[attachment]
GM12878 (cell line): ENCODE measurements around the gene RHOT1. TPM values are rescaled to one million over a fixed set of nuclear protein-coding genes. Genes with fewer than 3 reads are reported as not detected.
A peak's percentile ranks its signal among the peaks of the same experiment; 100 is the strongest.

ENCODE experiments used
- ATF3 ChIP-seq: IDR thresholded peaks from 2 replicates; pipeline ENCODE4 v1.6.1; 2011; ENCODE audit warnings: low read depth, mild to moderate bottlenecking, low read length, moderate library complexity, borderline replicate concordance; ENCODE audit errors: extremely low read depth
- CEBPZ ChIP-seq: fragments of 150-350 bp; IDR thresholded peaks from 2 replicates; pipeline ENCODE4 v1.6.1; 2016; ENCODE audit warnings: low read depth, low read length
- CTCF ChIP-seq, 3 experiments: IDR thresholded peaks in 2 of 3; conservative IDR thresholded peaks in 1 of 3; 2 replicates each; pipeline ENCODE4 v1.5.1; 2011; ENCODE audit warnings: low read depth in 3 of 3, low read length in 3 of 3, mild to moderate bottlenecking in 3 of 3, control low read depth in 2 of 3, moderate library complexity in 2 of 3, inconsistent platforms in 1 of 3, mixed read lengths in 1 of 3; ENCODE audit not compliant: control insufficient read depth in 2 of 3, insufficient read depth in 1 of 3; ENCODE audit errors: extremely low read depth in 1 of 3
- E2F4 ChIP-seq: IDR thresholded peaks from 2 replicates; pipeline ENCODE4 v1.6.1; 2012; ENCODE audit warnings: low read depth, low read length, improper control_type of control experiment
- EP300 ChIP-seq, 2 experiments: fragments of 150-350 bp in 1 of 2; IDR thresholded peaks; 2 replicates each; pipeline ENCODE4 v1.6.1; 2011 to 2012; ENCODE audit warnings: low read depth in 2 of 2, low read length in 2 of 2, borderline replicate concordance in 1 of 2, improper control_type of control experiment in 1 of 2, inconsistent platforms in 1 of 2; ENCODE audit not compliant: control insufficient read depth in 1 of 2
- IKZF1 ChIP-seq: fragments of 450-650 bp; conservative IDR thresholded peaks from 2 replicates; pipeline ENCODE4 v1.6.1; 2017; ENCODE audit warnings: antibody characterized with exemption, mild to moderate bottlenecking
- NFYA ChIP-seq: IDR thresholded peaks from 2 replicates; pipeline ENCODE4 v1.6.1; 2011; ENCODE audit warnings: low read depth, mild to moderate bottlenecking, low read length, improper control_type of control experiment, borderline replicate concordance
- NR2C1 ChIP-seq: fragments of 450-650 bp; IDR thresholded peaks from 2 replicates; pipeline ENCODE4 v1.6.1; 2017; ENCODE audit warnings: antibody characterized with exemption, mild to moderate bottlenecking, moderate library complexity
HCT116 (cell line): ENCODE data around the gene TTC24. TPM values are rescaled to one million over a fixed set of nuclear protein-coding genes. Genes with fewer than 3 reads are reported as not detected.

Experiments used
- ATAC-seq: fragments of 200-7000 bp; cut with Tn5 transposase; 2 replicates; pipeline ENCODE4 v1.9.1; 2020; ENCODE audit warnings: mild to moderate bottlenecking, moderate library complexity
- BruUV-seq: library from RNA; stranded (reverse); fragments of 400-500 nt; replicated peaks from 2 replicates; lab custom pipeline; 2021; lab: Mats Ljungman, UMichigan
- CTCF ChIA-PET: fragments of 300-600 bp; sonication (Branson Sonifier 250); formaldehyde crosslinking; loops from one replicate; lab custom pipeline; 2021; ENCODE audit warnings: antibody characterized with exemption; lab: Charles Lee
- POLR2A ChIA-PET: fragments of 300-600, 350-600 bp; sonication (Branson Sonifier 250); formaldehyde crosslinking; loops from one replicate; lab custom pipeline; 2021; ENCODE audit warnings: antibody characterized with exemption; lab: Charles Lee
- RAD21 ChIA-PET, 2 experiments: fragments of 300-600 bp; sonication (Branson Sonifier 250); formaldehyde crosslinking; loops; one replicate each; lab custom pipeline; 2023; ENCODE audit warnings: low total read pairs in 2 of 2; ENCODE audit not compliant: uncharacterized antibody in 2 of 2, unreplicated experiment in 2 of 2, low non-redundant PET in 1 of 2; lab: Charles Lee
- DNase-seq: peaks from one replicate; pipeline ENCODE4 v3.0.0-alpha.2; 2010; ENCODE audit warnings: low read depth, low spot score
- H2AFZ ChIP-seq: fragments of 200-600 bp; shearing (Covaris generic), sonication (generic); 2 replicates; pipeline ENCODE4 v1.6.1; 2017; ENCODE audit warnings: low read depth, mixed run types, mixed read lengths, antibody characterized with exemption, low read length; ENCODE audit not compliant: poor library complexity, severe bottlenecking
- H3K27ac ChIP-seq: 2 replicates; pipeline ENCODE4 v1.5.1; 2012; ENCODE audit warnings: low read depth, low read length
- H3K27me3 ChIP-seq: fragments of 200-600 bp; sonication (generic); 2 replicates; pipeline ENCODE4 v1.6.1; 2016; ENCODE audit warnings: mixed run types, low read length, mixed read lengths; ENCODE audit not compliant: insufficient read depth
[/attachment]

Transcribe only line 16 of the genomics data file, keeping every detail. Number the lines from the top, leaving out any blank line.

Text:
- CTCF ChIA-PET: fragments of 300-600 bp; sonication (Branson Sonifier 250); formaldehyde crosslinking; loops from one replicate; lab custom pipeline; 2021; ENCODE audit warnings: antibody characterized with exemption; lab: Charles Lee